And oysters, at least, are considered a keystone species, providing essential habitat in their extensive reefs for hundreds of other marine species. These include barnacles, mussels and sea anemones that settle on them, crabs, shrimp and fish juveniles that hide out in them, and starfish, snails and fishes that forage on all of the above.
Farmed oysters, clams and mussels account for some two-thirds of all U.S. marine aquaculture. Oyster production alone was worth some $234 million in 2015. They thrive best in murky, phytoplankton-dense waters.
BIVALVE MOLLUSKS IN A NUTSHELL CLAMSHELL
Mollusca is the second-largest phylum of invertebrate animals on the planet, encompassing some 85,000 extant species. The classes of mollusks you’re most likely to see are the gastropods (snails, the largest number of species), chitons, cephalopods (octopuses, squids, cuttlefish and nautiluses) and bivalves.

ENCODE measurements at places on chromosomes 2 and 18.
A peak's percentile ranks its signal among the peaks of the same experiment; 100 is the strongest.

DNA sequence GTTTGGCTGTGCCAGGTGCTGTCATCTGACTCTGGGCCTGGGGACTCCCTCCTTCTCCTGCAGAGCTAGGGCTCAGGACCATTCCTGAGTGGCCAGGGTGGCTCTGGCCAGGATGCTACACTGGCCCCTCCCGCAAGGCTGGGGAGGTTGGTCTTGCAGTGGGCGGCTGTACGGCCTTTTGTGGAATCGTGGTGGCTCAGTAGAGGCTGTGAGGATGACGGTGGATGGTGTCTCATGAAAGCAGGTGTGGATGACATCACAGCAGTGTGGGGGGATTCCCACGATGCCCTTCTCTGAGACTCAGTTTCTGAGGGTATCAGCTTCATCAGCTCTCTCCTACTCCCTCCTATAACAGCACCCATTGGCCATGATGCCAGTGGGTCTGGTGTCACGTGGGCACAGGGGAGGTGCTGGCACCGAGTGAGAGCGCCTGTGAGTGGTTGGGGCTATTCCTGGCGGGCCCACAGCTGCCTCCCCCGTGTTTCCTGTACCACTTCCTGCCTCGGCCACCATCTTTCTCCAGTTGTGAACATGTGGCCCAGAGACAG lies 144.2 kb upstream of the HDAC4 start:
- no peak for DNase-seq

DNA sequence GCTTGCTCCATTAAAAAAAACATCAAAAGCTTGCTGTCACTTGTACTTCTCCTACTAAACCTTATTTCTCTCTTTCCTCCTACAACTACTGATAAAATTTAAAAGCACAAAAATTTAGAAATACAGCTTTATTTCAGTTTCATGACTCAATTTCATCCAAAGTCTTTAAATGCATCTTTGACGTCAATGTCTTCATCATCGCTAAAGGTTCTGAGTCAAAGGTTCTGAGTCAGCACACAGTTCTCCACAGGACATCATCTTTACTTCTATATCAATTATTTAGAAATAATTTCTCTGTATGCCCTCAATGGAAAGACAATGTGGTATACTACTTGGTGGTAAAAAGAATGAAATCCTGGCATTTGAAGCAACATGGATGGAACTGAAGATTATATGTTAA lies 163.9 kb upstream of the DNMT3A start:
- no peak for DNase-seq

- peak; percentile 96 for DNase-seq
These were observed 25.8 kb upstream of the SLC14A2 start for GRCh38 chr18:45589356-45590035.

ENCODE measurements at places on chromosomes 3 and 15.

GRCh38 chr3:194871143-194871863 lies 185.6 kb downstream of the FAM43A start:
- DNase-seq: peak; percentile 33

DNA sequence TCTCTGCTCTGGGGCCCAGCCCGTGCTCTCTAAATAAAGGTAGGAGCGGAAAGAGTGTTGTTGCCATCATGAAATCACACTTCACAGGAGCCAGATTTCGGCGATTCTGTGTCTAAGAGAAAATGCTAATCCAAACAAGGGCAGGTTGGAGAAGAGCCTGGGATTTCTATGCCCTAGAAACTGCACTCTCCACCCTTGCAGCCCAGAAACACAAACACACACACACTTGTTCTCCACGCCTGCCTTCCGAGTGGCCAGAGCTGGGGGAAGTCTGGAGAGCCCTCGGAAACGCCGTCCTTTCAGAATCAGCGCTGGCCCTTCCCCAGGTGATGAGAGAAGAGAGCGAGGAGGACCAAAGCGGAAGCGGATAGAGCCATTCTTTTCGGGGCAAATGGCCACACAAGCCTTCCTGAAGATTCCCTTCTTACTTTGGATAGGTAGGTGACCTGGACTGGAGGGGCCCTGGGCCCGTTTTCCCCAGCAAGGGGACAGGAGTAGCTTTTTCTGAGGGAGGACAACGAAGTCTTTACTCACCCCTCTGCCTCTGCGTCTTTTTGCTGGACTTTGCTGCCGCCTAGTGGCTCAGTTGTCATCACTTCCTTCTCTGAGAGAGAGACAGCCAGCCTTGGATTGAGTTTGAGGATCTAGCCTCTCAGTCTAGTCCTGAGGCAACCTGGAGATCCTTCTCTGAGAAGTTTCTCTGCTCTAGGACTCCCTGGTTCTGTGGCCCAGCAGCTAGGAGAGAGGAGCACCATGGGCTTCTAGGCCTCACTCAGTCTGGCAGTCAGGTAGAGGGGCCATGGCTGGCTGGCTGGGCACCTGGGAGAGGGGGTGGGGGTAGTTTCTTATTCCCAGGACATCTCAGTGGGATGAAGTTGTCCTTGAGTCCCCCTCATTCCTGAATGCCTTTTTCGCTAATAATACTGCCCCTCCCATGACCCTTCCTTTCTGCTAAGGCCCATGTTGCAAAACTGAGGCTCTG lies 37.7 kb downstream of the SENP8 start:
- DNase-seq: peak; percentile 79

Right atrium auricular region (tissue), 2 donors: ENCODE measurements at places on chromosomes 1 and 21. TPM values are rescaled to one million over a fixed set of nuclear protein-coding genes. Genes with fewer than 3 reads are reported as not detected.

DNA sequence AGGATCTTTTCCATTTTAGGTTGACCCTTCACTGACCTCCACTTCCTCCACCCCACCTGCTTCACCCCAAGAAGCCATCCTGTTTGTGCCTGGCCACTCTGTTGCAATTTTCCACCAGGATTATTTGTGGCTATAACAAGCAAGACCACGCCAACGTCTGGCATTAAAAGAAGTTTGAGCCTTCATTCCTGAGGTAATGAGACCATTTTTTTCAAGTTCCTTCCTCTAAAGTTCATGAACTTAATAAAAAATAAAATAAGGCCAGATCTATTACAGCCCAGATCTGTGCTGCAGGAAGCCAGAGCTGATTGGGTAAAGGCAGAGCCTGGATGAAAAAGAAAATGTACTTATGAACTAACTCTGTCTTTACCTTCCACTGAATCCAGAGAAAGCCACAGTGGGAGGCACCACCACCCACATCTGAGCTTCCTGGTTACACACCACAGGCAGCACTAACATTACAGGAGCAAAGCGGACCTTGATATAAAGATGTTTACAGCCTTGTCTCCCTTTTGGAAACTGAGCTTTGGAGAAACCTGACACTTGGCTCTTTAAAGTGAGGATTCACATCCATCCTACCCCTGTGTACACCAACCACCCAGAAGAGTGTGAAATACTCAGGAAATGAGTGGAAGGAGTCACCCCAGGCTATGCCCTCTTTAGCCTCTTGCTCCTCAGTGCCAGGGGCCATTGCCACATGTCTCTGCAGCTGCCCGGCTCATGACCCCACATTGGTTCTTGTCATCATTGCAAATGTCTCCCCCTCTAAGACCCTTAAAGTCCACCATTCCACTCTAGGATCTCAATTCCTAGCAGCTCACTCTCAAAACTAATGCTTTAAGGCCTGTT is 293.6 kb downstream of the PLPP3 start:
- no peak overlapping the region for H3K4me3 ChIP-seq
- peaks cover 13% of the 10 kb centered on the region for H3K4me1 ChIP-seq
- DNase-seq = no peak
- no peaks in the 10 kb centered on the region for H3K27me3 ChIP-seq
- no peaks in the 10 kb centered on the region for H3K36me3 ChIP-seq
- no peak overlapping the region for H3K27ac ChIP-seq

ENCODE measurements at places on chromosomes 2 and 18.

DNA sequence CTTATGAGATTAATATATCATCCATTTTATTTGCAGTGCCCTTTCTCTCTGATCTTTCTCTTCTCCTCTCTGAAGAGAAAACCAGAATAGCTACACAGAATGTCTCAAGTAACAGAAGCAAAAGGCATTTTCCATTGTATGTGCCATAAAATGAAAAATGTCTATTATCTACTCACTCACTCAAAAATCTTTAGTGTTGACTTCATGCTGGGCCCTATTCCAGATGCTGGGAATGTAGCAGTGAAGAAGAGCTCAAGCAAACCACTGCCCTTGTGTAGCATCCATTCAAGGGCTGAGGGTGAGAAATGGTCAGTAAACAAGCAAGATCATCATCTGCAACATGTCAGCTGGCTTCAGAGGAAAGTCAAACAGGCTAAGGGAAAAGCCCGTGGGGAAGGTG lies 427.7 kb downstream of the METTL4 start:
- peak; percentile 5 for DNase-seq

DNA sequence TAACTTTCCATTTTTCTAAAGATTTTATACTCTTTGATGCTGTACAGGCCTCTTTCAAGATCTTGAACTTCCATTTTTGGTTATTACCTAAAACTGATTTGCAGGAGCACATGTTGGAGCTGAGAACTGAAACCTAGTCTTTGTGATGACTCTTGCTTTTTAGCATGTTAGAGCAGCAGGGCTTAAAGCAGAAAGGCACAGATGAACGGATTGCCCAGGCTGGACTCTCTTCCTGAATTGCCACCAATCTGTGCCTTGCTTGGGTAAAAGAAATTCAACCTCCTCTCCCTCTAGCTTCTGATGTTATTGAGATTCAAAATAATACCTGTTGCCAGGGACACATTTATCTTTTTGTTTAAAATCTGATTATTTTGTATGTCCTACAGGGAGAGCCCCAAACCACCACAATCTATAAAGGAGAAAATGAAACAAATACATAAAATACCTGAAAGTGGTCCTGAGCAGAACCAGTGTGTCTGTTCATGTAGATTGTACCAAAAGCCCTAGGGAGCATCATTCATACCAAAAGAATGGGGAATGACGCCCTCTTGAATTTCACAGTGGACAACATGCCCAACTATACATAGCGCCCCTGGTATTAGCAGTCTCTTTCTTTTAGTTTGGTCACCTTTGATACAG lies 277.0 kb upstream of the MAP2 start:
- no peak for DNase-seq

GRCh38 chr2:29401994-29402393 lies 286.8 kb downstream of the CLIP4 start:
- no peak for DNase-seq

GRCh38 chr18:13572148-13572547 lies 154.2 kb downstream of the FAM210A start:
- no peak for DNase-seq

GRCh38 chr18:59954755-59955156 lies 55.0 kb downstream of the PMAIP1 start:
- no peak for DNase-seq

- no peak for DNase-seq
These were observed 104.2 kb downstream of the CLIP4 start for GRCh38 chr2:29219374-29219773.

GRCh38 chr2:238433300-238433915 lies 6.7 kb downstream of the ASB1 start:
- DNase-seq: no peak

The word mollusk comes from the Latin for “soft,” and the most universal characteristic shared by the members of Phylum Mollusca’s half-dozen classes is a soft body. All mollusks have hard calcium shells that enclose those soft bodies, a “mantle” of tissue that covers the body inside the shells, a hard beak-like rasping structure called a radula and a muscular foot they use to move or dig. Unless they don’t – octopuses and nudibranchs, for example, have given up their shells for other defenses.
The “valve” in bivalve refers to their dorsal and ventral shells. In proper terminology, they sport two hard shells hinged at a point called the beak. If you want, you can just call it a two-part hinged shell.